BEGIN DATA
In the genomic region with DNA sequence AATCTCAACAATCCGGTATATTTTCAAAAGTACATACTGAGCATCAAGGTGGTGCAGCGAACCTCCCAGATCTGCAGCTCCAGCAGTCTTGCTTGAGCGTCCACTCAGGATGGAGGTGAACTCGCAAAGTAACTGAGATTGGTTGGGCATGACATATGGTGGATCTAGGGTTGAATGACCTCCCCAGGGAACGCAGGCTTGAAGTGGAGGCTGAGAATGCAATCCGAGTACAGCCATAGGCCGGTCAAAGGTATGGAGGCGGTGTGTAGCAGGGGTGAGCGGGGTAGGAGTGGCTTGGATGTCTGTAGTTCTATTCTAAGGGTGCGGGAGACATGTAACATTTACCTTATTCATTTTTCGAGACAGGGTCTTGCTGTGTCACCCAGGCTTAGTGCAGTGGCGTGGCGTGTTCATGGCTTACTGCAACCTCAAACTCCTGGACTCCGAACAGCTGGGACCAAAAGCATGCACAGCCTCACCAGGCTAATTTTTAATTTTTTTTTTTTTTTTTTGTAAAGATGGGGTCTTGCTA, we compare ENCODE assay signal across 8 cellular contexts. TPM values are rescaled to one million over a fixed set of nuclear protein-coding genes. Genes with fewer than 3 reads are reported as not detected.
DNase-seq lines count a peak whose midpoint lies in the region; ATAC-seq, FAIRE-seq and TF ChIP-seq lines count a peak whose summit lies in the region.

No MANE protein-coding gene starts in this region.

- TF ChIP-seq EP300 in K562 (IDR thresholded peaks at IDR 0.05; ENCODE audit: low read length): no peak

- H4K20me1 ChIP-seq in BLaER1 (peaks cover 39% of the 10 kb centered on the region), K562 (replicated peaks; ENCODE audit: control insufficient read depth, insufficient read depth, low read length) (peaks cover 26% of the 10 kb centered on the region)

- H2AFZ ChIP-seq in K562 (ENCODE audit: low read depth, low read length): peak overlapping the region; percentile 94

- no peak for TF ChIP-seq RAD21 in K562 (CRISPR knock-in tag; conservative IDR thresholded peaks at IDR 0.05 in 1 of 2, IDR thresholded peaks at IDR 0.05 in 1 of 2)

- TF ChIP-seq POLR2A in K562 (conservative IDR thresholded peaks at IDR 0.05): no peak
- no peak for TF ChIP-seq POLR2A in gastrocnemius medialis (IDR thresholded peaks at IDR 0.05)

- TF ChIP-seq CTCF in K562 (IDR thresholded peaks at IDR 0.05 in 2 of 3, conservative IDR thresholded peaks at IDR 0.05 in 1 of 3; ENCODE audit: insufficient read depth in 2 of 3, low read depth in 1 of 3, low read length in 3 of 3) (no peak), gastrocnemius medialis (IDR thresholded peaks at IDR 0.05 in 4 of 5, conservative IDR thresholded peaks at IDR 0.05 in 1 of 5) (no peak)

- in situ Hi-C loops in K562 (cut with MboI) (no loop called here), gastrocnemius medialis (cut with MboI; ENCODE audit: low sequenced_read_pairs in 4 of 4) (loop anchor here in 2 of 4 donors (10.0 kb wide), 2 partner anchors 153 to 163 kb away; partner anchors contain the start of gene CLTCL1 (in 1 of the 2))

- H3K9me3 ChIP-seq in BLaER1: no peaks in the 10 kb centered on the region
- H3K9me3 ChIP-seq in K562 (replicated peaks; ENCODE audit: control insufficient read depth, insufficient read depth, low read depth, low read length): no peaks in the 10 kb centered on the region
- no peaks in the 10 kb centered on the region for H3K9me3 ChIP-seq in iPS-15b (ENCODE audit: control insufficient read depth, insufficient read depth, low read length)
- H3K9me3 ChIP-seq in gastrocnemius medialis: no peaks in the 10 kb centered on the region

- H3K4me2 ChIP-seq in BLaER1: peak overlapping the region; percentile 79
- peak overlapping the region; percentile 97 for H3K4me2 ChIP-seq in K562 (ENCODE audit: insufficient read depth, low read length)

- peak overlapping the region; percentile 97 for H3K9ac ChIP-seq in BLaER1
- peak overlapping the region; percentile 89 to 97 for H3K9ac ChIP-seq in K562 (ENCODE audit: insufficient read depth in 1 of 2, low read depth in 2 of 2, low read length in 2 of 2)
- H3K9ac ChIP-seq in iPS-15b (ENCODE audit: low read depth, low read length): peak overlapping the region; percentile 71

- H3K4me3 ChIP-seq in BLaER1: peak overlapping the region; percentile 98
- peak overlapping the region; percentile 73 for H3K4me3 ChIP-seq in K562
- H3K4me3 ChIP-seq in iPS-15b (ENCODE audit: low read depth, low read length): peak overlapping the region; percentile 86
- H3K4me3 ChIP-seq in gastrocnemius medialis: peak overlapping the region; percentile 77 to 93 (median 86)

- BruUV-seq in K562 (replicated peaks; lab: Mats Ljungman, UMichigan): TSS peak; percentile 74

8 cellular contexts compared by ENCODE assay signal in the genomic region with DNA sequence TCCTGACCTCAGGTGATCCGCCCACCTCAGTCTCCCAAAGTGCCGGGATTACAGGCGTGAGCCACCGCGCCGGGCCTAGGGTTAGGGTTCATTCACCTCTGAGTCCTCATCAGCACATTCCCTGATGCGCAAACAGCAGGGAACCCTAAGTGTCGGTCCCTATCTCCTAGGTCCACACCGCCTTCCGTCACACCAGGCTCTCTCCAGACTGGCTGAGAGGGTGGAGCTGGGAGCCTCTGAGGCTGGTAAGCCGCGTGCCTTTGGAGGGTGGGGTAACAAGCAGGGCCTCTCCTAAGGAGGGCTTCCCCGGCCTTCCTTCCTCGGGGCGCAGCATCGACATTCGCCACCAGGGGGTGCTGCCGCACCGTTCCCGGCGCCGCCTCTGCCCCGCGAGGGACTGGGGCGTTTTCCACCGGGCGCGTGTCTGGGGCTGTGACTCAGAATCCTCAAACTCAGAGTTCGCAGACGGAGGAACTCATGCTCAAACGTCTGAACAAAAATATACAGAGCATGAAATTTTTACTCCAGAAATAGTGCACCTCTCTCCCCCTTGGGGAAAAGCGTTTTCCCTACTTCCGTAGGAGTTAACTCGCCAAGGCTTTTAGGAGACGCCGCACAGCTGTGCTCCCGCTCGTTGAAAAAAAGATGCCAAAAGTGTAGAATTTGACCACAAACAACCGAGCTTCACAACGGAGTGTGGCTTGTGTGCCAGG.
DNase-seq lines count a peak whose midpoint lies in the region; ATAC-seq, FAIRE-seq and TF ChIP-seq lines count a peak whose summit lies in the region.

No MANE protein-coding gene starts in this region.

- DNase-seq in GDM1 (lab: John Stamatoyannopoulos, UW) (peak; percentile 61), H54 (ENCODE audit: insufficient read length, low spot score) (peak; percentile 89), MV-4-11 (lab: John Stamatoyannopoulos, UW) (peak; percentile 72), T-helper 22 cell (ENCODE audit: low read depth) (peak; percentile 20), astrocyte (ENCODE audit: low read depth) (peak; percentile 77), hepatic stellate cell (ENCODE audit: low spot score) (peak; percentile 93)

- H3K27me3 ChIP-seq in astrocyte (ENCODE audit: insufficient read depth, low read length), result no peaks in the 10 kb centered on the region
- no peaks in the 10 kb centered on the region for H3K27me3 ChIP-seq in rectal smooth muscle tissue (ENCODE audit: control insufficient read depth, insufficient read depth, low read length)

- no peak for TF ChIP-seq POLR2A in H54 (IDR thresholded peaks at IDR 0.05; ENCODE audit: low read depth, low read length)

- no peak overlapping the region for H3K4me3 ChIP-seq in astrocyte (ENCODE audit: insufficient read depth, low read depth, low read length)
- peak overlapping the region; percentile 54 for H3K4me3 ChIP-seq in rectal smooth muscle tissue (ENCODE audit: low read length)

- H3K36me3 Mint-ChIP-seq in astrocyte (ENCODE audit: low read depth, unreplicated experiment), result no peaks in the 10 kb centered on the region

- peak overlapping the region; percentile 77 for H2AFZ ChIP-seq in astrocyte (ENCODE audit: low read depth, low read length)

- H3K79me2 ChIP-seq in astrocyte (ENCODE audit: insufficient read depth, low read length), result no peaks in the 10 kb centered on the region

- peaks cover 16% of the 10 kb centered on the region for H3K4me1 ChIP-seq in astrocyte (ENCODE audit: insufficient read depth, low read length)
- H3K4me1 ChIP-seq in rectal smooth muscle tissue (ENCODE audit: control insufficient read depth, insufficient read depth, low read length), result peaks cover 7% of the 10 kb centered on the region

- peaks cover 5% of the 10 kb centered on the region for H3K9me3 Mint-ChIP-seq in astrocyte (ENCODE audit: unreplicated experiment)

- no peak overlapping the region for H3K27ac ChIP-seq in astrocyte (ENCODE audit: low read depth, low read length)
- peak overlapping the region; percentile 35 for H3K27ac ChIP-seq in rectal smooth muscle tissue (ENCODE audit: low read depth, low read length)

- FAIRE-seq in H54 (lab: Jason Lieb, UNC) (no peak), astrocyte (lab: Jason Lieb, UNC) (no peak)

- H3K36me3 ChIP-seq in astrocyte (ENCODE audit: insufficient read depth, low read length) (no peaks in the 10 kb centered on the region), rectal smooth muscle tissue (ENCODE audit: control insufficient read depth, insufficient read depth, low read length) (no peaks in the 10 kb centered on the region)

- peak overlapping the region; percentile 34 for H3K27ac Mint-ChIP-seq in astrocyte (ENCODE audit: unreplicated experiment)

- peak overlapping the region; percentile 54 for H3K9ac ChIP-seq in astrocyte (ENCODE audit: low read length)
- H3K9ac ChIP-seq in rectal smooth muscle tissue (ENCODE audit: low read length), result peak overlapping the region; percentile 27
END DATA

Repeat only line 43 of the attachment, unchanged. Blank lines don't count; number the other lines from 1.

- FAIRE-seq in H54 (lab: Jason Lieb, UNC) (no peak), astrocyte (lab: Jason Lieb, UNC) (no peak)